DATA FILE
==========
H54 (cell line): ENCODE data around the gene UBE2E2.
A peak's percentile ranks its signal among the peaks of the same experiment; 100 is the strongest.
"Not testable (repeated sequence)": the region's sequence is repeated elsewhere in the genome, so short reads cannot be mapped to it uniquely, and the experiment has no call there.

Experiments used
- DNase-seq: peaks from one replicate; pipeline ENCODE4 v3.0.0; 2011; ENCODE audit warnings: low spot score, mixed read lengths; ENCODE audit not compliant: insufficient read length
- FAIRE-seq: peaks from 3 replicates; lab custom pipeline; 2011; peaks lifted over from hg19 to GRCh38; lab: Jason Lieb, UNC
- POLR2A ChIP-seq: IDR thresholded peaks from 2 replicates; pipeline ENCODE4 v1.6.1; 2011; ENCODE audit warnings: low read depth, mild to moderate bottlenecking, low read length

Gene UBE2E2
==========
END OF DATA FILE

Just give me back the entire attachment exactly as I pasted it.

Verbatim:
H54 (cell line): ENCODE data around the gene UBE2E2.
A peak's percentile ranks its signal among the peaks of the same experiment; 100 is the strongest.
"Not testable (repeated sequence)": the region's sequence is repeated elsewhere in the genome, so short reads cannot be mapped to it uniquely, and the experiment has no call there.

Experiments used
- DNase-seq: peaks from one replicate; pipeline ENCODE4 v3.0.0; 2011; ENCODE audit warnings: low spot score, mixed read lengths; ENCODE audit not compliant: insufficient read length
- FAIRE-seq: peaks from 3 replicates; lab custom pipeline; 2011; peaks lifted over from hg19 to GRCh38; lab: Jason Lieb, UNC
- POLR2A ChIP-seq: IDR thresholded peaks from 2 replicates; pipeline ENCODE4 v1.6.1; 2011; ENCODE audit warnings: low read depth, mild to moderate bottlenecking, low read length

Gene UBE2E2